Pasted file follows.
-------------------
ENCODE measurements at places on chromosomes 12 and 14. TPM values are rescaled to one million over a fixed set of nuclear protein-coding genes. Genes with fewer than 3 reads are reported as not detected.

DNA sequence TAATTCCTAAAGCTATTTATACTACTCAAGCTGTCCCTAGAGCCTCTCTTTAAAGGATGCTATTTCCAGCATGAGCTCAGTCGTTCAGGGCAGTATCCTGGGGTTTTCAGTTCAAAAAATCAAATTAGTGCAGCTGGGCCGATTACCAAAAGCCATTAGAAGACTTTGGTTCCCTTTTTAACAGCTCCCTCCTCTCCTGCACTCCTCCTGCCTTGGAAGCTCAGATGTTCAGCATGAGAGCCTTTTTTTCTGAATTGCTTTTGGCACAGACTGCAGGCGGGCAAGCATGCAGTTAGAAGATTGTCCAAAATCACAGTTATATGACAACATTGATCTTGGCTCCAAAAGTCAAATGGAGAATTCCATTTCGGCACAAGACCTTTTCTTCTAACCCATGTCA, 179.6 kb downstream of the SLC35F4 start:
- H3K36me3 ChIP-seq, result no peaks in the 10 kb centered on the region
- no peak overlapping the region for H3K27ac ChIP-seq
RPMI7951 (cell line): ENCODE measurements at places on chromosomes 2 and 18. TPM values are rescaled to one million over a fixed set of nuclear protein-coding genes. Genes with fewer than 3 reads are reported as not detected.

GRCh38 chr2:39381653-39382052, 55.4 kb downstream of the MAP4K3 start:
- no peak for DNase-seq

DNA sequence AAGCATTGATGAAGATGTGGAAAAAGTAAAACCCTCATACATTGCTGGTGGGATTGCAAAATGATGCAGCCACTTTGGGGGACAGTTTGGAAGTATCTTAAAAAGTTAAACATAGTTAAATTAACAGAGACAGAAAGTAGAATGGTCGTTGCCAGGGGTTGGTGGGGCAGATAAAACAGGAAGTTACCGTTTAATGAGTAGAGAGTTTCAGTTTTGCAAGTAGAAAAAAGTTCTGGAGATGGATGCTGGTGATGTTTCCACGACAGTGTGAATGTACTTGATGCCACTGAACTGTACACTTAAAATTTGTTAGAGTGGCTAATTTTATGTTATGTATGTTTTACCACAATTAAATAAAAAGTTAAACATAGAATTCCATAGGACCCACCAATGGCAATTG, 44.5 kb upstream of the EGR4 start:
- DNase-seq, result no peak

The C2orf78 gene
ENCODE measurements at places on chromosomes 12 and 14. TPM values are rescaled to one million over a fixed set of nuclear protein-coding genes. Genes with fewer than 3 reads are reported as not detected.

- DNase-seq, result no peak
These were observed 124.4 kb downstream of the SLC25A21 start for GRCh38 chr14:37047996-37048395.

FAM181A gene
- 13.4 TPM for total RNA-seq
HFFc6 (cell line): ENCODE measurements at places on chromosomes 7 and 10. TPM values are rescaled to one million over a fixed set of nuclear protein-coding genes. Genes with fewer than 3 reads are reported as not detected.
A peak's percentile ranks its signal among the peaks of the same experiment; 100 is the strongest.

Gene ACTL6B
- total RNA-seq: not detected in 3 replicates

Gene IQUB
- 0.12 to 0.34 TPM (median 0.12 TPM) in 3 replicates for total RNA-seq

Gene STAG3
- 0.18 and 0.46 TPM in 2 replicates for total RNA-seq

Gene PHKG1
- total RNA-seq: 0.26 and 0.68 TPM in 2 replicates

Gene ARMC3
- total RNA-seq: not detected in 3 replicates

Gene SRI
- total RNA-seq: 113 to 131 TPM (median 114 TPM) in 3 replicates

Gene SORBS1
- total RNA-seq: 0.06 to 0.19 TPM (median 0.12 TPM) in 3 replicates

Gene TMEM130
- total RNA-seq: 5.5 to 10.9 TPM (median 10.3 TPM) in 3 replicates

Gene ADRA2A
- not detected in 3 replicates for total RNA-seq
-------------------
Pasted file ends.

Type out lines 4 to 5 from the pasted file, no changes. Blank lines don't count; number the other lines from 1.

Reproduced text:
- no peak overlapping the region for H3K27ac ChIP-seq
RPMI7951 (cell line): ENCODE measurements at places on chromosomes 2 and 18. TPM values are rescaled to one million over a fixed set of nuclear protein-coding genes. Genes with fewer than 3 reads are reported as not detected.